Another difficulty facing African journals is dissemination of their content to other parts of the world. Most information published in African journals never leaves its home borders because these journals are largely not included in major bibliographic databases like the National Library of Medicine's (NLM) MEDLINE. Such databases have criteria--ranging from quality of content to production quality--that must be met before a journal is accepted for indexing. Only 31 of the 4,900 journals indexed by MEDLINE are from Africa, while more than 4,300 are Northern Hemisphere journals.
Partnerships for Change
To combat the problems faced by journals in Africa, a group of African and Northern Hemisphere medical journal editors met with representatives of other interested organizations at an October 2002 World Health Organization workshop, and created the Forum for African Medical Editors (FAME). Around the same time, representatives from the NLM and the John E. Fogarty International Center (FIC) were discussing how more journals in Africa might be upgraded for acceptance into MEDLINE. In September 2003, respresentatives from the NLM, the FIC, the NIEHS, and nine journals met at the offices of the British Medical Journal (now known officially as BMJ) to discuss ideas for partnerships. The meeting attendees created the African Medical Journal Editors Partnership Program.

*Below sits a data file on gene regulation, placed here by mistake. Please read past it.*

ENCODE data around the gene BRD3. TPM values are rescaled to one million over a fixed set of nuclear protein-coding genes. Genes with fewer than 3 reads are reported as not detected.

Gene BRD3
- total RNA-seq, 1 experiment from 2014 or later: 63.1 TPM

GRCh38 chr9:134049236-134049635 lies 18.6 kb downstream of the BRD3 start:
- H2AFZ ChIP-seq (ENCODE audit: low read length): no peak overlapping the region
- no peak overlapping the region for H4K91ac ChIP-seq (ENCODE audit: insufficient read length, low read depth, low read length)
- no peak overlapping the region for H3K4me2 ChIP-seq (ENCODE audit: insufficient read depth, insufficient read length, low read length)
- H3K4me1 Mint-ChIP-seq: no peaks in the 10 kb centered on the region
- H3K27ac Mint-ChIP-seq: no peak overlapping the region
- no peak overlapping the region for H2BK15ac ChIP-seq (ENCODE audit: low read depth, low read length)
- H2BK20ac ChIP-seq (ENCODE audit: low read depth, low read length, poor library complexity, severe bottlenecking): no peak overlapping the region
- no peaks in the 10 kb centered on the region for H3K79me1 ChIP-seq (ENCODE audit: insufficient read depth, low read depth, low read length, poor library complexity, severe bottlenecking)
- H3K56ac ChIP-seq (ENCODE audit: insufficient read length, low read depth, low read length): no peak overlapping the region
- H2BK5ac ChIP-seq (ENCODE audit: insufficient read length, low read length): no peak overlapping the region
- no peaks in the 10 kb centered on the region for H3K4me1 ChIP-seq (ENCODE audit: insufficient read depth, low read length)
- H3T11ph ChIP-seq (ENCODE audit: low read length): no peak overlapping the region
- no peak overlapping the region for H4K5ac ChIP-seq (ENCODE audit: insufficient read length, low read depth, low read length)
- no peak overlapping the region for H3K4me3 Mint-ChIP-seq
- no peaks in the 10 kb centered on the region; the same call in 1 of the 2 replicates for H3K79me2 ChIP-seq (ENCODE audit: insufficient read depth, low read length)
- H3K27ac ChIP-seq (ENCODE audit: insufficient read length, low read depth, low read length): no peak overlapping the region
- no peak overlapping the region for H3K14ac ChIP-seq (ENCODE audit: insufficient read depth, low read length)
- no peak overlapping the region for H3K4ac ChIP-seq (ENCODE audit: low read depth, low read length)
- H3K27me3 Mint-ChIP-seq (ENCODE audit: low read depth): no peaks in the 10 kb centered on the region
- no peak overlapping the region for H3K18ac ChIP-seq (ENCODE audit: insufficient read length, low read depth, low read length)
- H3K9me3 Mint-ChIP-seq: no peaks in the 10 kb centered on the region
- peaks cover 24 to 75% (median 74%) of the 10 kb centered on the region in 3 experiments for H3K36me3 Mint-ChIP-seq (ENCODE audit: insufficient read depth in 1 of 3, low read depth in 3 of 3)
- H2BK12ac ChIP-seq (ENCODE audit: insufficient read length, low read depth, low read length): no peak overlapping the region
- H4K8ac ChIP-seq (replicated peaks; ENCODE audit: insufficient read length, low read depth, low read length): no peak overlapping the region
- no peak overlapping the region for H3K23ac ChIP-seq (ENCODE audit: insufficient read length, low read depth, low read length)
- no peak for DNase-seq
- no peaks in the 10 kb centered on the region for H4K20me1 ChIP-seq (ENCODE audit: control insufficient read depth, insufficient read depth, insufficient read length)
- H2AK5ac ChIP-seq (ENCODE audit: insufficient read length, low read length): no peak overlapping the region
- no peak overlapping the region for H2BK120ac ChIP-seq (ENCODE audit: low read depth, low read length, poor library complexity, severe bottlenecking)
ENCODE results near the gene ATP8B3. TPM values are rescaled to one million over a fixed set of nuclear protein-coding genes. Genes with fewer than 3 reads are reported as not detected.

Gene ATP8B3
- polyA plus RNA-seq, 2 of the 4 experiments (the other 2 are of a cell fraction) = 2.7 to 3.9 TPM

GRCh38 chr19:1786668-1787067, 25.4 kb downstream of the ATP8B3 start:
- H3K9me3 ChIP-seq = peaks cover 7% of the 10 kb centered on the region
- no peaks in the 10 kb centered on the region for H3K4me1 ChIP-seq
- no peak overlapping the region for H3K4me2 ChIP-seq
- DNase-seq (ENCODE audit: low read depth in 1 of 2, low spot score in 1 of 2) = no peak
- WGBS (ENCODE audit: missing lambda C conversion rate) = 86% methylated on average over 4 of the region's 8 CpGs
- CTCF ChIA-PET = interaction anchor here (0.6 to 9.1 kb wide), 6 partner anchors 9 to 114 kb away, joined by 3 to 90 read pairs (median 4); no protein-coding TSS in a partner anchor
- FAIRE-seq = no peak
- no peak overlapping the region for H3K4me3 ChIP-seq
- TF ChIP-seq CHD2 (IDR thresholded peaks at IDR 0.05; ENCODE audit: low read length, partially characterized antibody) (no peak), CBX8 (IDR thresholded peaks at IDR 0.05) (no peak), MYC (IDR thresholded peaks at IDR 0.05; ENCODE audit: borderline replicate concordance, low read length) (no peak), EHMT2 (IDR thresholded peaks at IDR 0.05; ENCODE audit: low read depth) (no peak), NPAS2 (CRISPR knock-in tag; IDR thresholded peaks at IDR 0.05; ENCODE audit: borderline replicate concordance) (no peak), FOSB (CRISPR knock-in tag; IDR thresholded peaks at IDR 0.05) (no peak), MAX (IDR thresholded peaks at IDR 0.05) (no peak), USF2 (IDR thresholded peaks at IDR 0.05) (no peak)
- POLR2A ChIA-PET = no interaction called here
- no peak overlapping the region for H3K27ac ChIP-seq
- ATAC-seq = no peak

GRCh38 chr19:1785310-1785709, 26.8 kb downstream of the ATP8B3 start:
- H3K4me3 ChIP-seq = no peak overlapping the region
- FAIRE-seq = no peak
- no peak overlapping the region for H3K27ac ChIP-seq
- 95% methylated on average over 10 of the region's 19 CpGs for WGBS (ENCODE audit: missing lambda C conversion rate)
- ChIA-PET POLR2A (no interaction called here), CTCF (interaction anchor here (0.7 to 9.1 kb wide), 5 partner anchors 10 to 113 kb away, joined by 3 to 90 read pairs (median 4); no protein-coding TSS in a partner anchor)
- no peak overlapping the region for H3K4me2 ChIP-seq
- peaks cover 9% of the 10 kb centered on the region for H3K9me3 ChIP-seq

Gerald Keusch, assistant provost for global health at Boston University and former director of the FIC, initiated and participated in the 2003 meeting. As Keusch recounts, the participants deemed the most logical answer to solving the limited capacity dilemma of the African journals to be partnering them with counterparts in the United States and the United Kingdom.